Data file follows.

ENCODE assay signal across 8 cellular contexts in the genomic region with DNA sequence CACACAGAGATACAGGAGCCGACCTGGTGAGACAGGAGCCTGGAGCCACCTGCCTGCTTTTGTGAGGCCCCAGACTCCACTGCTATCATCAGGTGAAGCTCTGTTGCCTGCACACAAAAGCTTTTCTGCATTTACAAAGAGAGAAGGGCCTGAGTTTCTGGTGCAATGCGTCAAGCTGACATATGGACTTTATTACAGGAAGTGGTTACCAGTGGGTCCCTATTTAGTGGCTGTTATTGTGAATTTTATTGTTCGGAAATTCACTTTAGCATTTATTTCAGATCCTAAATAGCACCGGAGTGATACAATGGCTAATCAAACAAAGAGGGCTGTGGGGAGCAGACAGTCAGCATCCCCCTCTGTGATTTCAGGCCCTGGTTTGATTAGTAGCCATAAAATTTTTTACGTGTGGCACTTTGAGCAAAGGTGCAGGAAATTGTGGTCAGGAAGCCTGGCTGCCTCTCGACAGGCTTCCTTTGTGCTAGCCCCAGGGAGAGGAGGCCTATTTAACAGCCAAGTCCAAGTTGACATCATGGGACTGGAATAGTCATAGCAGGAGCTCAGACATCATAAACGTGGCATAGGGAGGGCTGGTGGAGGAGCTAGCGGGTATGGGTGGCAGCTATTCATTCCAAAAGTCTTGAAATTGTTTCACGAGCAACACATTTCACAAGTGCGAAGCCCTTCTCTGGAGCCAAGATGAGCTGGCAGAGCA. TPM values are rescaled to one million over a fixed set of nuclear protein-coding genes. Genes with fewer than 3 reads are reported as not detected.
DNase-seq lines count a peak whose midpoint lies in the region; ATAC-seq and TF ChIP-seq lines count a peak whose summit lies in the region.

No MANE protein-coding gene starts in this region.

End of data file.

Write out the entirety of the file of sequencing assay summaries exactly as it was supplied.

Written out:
ENCODE assay signal across 8 cellular contexts in the genomic region with DNA sequence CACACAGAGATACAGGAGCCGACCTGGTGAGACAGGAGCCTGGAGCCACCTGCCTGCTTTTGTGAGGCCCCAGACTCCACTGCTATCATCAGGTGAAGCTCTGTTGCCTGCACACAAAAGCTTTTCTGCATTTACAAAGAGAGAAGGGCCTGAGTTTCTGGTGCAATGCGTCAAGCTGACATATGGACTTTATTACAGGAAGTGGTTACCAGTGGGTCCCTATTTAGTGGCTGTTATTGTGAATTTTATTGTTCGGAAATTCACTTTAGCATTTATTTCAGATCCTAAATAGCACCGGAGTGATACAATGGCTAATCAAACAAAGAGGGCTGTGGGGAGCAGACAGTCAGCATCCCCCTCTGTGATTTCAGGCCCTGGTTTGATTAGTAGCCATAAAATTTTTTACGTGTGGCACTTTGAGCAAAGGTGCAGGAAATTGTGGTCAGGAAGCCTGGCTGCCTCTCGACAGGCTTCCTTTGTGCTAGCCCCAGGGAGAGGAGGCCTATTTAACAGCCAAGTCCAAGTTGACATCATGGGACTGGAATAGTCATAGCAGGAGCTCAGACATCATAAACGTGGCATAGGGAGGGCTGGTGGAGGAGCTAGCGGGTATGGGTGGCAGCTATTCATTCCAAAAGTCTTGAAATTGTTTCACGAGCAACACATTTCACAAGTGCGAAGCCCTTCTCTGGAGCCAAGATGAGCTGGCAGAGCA. TPM values are rescaled to one million over a fixed set of nuclear protein-coding genes. Genes with fewer than 3 reads are reported as not detected.
DNase-seq lines count a peak whose midpoint lies in the region; ATAC-seq and TF ChIP-seq lines count a peak whose summit lies in the region.

No MANE protein-coding gene starts in this region.